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IRS Wrongly Paid $513M in Home-buyer Credits

April 16, 2011 ( The Internal Revenue Service has paid more than a half-billion dollars in home-buyer tax credits to people who probably did not qualify, a government investigator said Friday.

Most of $513 million in questionable claims, about $326 million, went to more than 47,000 taxpayers who did not qualify as first-time home-buyers because there was evidence they had already owned homes, said the report by J. Russell George, the Treasury inspector general for tax administration.

"The IRS has taken positive steps to strengthen controls and help prevent the issuance of inappropriate home-buyer credits," George said. "However, many of the actions occurred after hundreds of thousands of home-buyer credits had already been issued, including fraudulent and erroneous credits totaling millions of dollars."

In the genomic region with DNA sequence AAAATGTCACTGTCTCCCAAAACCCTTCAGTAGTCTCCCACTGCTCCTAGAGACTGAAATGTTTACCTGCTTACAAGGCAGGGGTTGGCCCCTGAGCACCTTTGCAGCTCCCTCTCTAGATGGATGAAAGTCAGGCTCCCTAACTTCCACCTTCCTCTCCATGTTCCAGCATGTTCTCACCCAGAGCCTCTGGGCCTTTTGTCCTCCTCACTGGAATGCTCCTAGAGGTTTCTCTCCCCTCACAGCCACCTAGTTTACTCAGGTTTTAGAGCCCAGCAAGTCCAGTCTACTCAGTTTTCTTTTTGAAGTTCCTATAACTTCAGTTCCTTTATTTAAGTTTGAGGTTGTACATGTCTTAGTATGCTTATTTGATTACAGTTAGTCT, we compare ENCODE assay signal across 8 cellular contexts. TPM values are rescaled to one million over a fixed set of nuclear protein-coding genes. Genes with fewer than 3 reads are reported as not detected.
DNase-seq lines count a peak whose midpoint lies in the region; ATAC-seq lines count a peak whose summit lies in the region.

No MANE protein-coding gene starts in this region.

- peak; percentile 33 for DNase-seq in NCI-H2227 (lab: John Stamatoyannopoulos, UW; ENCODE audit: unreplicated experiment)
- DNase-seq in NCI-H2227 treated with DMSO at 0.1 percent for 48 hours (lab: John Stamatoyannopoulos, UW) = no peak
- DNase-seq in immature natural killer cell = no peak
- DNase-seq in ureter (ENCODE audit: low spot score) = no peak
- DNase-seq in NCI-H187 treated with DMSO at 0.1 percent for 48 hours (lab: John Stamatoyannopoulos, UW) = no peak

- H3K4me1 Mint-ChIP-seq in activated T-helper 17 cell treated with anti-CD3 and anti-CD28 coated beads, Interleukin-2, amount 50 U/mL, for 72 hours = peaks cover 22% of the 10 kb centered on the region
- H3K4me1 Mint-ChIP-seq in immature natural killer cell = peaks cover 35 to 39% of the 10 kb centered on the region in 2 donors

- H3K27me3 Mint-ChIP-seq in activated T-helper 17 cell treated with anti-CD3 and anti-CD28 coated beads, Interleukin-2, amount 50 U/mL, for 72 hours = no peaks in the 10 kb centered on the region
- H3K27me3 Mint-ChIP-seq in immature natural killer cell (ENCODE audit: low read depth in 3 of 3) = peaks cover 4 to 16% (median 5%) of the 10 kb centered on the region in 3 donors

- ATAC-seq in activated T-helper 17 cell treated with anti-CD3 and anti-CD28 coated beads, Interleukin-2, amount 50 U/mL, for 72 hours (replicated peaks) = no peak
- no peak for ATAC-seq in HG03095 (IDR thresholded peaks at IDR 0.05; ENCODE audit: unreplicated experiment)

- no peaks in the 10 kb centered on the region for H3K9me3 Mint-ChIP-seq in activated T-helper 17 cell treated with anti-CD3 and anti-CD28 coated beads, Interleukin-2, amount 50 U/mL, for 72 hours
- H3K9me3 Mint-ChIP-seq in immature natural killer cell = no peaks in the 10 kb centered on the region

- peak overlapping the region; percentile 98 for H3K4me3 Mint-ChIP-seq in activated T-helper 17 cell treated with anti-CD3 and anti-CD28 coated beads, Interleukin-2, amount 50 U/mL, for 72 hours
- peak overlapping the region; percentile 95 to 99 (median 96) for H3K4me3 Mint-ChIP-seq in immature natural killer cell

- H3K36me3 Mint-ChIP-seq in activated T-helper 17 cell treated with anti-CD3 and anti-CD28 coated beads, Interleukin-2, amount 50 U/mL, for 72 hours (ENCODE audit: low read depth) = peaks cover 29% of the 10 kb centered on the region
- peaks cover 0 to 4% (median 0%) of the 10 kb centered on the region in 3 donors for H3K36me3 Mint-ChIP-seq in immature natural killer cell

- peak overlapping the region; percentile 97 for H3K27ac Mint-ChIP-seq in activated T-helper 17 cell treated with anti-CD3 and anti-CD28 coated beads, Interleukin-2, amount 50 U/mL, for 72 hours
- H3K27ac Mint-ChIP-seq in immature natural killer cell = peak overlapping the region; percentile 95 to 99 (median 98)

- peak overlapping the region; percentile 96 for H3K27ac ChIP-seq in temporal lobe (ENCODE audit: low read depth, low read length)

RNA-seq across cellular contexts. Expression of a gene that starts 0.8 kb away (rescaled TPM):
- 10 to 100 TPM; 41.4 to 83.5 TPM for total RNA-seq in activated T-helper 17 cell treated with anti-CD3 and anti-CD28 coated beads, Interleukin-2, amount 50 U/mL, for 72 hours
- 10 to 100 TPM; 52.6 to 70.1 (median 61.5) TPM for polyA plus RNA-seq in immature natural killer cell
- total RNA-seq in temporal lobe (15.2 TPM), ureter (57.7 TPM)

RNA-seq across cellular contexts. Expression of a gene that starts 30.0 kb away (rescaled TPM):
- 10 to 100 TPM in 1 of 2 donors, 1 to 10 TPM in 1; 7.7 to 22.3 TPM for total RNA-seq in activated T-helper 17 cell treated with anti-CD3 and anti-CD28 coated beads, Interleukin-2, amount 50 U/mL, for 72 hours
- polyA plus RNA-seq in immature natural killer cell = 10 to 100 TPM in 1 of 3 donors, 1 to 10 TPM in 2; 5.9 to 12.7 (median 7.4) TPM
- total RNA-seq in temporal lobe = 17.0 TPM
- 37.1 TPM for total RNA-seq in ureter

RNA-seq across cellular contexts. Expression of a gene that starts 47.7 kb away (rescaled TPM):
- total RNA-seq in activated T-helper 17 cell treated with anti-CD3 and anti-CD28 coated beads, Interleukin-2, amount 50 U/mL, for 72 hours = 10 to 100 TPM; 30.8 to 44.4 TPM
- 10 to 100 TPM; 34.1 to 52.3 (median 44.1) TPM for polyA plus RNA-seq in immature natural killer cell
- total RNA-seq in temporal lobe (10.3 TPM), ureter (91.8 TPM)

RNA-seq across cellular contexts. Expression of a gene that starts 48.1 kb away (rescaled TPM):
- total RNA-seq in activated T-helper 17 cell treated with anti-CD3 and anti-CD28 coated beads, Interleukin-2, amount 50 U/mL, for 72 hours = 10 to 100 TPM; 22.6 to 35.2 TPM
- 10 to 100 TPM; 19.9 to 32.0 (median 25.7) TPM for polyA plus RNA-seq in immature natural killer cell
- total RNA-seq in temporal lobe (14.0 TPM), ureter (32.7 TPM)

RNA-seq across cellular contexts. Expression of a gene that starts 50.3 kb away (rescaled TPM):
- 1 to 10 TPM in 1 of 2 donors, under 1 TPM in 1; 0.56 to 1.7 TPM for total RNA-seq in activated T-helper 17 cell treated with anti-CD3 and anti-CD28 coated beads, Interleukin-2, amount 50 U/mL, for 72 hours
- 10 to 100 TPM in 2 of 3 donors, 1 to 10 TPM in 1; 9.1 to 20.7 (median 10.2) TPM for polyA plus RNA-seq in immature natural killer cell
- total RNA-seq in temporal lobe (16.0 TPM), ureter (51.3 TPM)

The popular credit provided up to $8,000 to first-time home-buyers and up to $6,500 to qualified current owners who bought another home during parts of 2009 and 2010.

IRS spokeswoman Michelle Eldridge said the agency worked hard to enforce a complicated tax credit that provided nearly $29 billion to more than 4 million taxpayers. The agency audited nearly 448,000 returns and blocked or denied nearly 426,000 questionable claims, she said.

In all, the agency's enforcement efforts saved more than $1.3 billion and identified more than 200 criminal schemes, she said.

Among the report's findings:

l More than 13,400 taxpayers claimed the credit even though they had not yet purchased a home. These people listed future purchase dates on tax forms. The report estimated that they claimed $97.8 million in credits, but the IRS said it thinks these estimates are overstated.

l More than 1,000 taxpayers said they purchased homes while they were in prison, claiming $7.7 million.

l More than 2,700 taxpayers claimed credits for homes that were purchased before the tax credit went in effect. These taxpayers received $17.6 million.

l The IRS disallowed $531,134 in tax credits claimed by 96 taxpayers who were younger than 18, making it unlikely that they purchased a home.


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